Nearly everyone has a bad Valentine’s Day story – and there are undoubtedly a few more out there after yesterday – but few can top Salman Rushdie’s. The Ayatollah Khomeini’s murderous fatwa against the author came down on this particular Hallmark holiday back in 1989.
Now, though, it’s already been close to 10 years since Rushdie came out of hiding (after the Iranian government withdrew the fatwa), and this year Rushdie celebrated Valentine’s Day by doing something new: starting a gig as a world literature lecturer at Emory University in Atlanta. According to a CBC Arts/Associated Press story, “Rushdie will teach more than a dozen Emory graduate students in a weekly literature seminar. He is also scheduled to host a public lecture later in February.” The university is now also the holder of his literary archives.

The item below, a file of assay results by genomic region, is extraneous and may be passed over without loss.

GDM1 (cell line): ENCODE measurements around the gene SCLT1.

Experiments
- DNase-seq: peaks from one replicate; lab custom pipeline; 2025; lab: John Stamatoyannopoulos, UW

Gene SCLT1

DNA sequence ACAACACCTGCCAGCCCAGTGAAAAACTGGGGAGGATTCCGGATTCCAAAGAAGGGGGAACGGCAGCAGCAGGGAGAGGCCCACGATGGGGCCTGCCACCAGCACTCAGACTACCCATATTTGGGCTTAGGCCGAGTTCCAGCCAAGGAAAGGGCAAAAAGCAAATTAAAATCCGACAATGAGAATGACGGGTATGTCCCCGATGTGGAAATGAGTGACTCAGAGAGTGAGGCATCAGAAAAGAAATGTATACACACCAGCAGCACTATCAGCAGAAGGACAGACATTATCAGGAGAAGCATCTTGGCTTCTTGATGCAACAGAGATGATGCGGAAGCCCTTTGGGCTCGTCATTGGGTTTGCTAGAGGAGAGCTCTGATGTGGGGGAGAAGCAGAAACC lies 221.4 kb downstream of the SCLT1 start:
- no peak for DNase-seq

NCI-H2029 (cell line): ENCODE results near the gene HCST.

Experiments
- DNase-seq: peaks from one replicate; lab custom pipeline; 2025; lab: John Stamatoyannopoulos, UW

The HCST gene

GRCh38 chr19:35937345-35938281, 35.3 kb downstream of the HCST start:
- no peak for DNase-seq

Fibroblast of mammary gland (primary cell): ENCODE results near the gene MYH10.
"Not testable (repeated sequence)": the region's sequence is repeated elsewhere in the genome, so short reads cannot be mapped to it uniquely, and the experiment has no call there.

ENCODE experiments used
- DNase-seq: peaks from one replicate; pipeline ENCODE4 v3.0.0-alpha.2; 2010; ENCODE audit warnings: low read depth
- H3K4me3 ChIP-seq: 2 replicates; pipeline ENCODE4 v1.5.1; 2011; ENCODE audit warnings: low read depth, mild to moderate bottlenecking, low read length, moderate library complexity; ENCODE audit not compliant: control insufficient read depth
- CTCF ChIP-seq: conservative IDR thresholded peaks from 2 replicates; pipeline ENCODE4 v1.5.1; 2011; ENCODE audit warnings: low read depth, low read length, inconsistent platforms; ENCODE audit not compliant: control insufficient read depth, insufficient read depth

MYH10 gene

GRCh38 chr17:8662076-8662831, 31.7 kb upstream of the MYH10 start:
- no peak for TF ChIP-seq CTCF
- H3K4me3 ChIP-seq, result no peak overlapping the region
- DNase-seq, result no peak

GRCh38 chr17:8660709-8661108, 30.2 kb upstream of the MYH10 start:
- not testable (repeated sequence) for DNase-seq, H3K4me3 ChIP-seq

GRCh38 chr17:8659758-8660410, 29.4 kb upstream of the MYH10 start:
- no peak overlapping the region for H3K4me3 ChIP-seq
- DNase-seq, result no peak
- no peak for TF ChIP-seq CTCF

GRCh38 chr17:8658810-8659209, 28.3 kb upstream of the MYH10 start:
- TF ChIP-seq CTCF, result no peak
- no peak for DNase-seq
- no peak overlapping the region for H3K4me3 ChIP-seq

And how did the school attract its new star professor? Very easily, apparently. “Because they asked me and nobody else ever had,” says Rushdie.
And he’s not the only literary giant breaking into the teaching racket. As The Guardian reports, Rushdie’s friend Martin Amis is becoming a creative writing prof at Manchester University. It’s hard to imagine Amis suffering patiently through typical, competently mediocre student work, but he insists that he’ll be kind to his pupils: “I may be acerbic in how I write but I’m not how I live. And I would find it very difficult to say cruel things to people in such a vulnerable position. I imagine I’ll be surprisingly sweet and gentle with them.”